How extensively did you guys consult with Brewers Association while you were putting this deal together?
Koch: We didn’t have to, because both Sam and I have been on the board of the Brewers Association.
Calagione: While we didn't consult with the Brewers Association, I had a great chat yesterday with Bob Pease, the CEO, and he sees this as yet another example of the creativity and collaborative ethos of the craft brewing community.
[In a statement provided to Thrillist, BA president & CEO Pease said: “As industry veterans, Jim and Sam are staunch supporters of the independent beer movement, leading the charge for small brewers and instrumental in growing the overall craft brewing segment [...] They will no doubt continue to champion for the more than 7,400 small and independent breweries in the U.S.”]
So the trade group is excited. What about customers? If I’m a diehard Dogfish Head drinker or a diehard Sam Adams fan, why should I be excited about this?
Calagione: I’ll start. In a word. Accessibility. It'll amplify the accessibility of both of our portfolios. On a national level, it's very challenging when essentially four international conglomerates control over 80% of America's beer market. It's challenging for the little guys to break through that noise and get our brands to the consumer, no matter how much [the consumers] desire it. Well now with our combined scale or combined creativity are a combined network of, uh, of distributors. We'll be able to get that beer more easily into consumers' hands.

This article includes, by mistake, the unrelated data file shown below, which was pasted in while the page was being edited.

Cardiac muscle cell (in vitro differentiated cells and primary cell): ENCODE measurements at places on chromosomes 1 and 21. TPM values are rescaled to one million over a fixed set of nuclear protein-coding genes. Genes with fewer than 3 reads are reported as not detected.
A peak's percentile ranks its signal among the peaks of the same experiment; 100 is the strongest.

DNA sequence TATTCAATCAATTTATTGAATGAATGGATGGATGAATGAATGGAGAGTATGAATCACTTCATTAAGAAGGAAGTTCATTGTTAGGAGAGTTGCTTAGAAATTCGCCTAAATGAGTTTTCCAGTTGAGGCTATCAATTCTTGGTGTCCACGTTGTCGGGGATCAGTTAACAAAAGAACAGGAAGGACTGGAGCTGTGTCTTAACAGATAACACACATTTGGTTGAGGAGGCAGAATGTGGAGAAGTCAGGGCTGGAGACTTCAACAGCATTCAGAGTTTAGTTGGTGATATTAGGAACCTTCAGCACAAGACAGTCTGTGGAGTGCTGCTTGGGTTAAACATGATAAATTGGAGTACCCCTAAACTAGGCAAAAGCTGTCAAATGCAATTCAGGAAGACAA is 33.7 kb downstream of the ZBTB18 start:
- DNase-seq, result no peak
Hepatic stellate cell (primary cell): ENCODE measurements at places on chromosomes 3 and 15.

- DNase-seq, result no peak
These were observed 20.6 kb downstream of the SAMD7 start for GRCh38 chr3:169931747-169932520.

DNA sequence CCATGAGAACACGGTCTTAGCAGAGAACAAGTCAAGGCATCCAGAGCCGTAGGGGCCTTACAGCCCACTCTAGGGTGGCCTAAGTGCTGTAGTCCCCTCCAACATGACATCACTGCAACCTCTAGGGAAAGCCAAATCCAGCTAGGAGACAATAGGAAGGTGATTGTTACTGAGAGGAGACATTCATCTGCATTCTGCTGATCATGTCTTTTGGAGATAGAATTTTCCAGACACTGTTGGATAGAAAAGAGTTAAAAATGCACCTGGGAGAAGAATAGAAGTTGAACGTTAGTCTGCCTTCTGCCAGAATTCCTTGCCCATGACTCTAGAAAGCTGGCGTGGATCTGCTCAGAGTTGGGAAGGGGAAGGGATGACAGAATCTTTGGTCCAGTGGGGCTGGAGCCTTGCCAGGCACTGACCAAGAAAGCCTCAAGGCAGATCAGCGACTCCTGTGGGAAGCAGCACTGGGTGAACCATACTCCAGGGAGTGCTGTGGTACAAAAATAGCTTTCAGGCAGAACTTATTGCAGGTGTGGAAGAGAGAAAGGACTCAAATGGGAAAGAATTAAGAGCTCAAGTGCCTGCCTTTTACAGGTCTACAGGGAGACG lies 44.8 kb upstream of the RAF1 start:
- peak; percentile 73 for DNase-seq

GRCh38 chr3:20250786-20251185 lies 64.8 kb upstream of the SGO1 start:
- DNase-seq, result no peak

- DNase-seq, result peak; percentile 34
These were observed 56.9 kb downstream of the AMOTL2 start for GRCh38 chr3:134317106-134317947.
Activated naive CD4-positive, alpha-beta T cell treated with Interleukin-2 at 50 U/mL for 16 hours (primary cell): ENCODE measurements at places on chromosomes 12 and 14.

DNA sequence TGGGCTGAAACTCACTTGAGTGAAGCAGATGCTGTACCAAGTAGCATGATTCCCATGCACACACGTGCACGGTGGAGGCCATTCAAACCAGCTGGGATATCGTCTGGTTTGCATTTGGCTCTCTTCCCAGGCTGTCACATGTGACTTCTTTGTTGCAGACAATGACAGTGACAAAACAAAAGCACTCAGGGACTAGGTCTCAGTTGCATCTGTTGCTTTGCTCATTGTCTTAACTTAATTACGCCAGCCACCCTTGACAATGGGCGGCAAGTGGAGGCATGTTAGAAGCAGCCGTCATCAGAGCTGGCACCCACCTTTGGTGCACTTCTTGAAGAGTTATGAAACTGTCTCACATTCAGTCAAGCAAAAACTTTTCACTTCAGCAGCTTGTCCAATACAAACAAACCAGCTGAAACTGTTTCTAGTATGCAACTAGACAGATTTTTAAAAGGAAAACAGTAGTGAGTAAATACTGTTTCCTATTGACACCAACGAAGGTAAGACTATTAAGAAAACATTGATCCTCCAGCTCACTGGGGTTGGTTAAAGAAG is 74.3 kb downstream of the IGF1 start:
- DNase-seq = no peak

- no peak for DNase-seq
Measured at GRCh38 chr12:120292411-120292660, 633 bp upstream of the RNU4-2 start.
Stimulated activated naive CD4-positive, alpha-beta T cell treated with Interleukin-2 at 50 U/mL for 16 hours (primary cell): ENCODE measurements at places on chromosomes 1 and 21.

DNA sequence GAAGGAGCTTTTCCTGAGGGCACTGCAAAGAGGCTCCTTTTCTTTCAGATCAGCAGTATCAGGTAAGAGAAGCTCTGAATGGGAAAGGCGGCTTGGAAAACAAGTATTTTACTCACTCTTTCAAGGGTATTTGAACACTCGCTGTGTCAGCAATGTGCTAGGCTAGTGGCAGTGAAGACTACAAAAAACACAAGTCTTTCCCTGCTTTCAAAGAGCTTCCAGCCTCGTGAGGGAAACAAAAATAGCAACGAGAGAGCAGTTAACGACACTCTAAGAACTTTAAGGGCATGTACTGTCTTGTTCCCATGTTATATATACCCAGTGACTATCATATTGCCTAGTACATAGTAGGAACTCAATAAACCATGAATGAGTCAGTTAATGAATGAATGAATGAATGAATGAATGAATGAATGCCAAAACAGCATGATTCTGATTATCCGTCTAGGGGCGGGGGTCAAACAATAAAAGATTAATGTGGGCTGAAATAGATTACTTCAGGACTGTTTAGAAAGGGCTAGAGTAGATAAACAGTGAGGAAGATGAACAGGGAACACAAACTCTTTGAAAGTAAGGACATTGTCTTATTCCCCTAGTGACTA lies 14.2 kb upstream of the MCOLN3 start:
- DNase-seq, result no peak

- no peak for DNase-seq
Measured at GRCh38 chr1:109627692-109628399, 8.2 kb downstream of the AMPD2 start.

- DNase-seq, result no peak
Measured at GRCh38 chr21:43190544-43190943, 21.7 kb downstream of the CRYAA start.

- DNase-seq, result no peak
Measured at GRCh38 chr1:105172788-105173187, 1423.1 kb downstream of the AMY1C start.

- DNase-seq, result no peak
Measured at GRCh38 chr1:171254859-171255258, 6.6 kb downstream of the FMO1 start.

Koch: This brings together brewers with a long track record of innovation and creativity. And it's been my experience that when you put creative individuals together, cool things happen that might not happen if they're innovating in their separate silos.
You’re two very different people with very different definitions of innovation and creativity. How do you fit those two different personality types together to be complementary, rather than butting heads?
Koch: Sam and I have already done this. Eight years ago, we brewed the first collaboration beer for a high-end food and beer tasting held by the Brewers Association called Savor. Sam had the idea for it. It was going to be called Savor the Flowers and we were going to use flowers including hops in new and different ways. I thought was very cool. He had this other idea is that we would collaborate on this beer old-school, by writing letters back and forth. The actual experience of sitting there writing a letter to Sam -- folding it, putting it in an envelope, licking the envelope, licking the stamp, writing it, sending it to each other’s homes -- created a whole different set of sensory experiences. I called it the world's first epistolary beer.
We were experimenting with this new hop that was not even on the market. [BBC’s] hop dealer in Germany had developed this new hop called 369. They were calling it Tutti Frutti. We made probably the first commercial beer with what is now known as the Mosaic hop. And it's become a staple of craft brewing.
Calagione: I just learned something. I didn't realize that we used to be called Mosaic and it was great. Dave, even in your story, I'm actually learning something about that.
Jim, I assume that you've been approached many times over about acquisition opportunities with breweries that look like a Dogfish Head, or had a similar portfolio, et cetera. Why Dogfish Head?